The dignity of active living and active dying

The dignity of active living

Some say life is terminal from the day we are born. But that is life, and while we are alive we are interested in pursuing aging the best we can, enhanced with the activities that keep us healthy and fit. Striving for fitness and promoting one’s health at every age is the height of dignified living.

Dignified living is uniquely experienced. As people enter late life, they tend to accept some slowing and declines, some health issues, some disabilities, and some pain as simply a fact of getting older. While only a minority of us live into our late 90’s, some in this age group are running marathons and Ironman races. There is plenty of research evidence that age is no barrier active living.

One does not have to be an athlete. Walking, stretching and moderate fitness regimes cut in half, on average, the decline between age 30 and 80. No medication can cut age declines in half like a basic exercise prescription!

Dignified living is very much enhanced by a positive personality, happy opportunities, education and resources, a supportive social network, lots of luck, and of course a reason to live. But we can age better and enjoy a higher quality of life with a physical engagement. Whether maintaining nimble fingers at the piano, or dancing up a storm, or kayaking on a lake, or walking a dog in the park, what we do physically describes our dignity.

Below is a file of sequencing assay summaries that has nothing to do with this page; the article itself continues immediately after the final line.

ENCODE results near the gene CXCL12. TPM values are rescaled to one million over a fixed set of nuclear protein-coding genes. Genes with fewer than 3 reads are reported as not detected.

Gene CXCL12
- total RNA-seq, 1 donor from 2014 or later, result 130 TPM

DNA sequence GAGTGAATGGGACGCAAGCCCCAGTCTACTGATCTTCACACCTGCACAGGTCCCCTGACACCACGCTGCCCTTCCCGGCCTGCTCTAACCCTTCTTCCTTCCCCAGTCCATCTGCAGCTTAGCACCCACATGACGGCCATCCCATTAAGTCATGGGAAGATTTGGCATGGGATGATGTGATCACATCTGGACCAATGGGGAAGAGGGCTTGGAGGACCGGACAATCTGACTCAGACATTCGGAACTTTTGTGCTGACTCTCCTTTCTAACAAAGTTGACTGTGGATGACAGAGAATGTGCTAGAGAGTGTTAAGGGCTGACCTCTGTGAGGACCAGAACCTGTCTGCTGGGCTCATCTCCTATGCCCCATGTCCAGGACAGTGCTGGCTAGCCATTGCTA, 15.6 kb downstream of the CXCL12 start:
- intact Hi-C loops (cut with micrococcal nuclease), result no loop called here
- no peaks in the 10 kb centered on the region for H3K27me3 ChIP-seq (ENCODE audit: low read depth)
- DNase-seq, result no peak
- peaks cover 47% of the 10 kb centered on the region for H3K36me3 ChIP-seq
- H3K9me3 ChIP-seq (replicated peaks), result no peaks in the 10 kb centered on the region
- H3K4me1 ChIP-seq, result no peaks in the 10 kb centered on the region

Dignity comes in all shapes and sizes

As a gerontologist who has met hundreds of seniors over the years, I can tell you that there ARE some grumpy old men (and women), and there are saintly, wise folks who are kind and humble despite their tenure and misfortunes. But it is dangerous to stereotype and judge.

For example there are “little old ladies,” but there are obese ones too--thousands of them playing bingo. They get up and can’t wait to get going because they are widowed, love the game, and they have some fun. To play in winter, they dress up in warm and heavy coats, walk, drive or take a bus, meet up with friends, and make an effort to enjoy the afternoon or evening. It is not exercise the way we think of it, but it is physically effortful, and draws on their energy. Not many elderly women “go out” for the day, but bingo players do. I suggest that this is their way to live with dignity.

I propose that advocates of Active Living examine the important role that daily activity, even if minimal physically, has in maintaining dignity and quality of life. Active living is very much about living with zest, making the best of winter days, going to the trouble of getting out and about, and better yet, choosing physical activity over sedentary living.

If perhaps someday a researcher decides that people over age 70 are actually all biologically dying, then dying with dignity will have to come back for a new discussion. But until then, let’s promote active living to enhance dignity and enjoy our activities in whatever ways we can.

About the Author
Sandra J. Hartley, MPE, EdD is a Professor Emeritus, University of Alberta, living in White Rock/South Surrey, B.C.